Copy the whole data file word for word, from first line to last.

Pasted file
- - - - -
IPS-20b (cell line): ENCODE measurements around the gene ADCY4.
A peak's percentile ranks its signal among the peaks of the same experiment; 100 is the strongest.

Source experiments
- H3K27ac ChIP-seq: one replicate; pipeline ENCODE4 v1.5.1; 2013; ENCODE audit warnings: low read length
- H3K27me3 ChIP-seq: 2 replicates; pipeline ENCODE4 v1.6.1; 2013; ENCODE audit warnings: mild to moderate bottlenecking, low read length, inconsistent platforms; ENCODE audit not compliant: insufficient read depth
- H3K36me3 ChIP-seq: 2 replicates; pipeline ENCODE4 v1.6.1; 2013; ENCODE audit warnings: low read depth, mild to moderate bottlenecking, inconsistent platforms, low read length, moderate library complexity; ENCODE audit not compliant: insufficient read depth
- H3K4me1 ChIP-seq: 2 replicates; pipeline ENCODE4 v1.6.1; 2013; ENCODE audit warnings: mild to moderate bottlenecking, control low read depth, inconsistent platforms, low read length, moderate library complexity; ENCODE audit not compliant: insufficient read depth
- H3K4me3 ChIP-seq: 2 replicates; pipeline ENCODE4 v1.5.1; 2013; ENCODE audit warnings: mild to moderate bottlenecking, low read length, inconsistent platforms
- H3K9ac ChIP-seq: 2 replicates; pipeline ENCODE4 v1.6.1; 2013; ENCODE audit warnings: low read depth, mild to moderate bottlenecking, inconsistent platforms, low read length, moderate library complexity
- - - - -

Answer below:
IPS-20b (cell line): ENCODE measurements around the gene ADCY4.
A peak's percentile ranks its signal among the peaks of the same experiment; 100 is the strongest.

Source experiments
- H3K27ac ChIP-seq: one replicate; pipeline ENCODE4 v1.5.1; 2013; ENCODE audit warnings: low read length
- H3K27me3 ChIP-seq: 2 replicates; pipeline ENCODE4 v1.6.1; 2013; ENCODE audit warnings: mild to moderate bottlenecking, low read length, inconsistent platforms; ENCODE audit not compliant: insufficient read depth
- H3K36me3 ChIP-seq: 2 replicates; pipeline ENCODE4 v1.6.1; 2013; ENCODE audit warnings: low read depth, mild to moderate bottlenecking, inconsistent platforms, low read length, moderate library complexity; ENCODE audit not compliant: insufficient read depth
- H3K4me1 ChIP-seq: 2 replicates; pipeline ENCODE4 v1.6.1; 2013; ENCODE audit warnings: mild to moderate bottlenecking, control low read depth, inconsistent platforms, low read length, moderate library complexity; ENCODE audit not compliant: insufficient read depth
- H3K4me3 ChIP-seq: 2 replicates; pipeline ENCODE4 v1.5.1; 2013; ENCODE audit warnings: mild to moderate bottlenecking, low read length, inconsistent platforms
- H3K9ac ChIP-seq: 2 replicates; pipeline ENCODE4 v1.6.1; 2013; ENCODE audit warnings: low read depth, mild to moderate bottlenecking, inconsistent platforms, low read length, moderate library complexity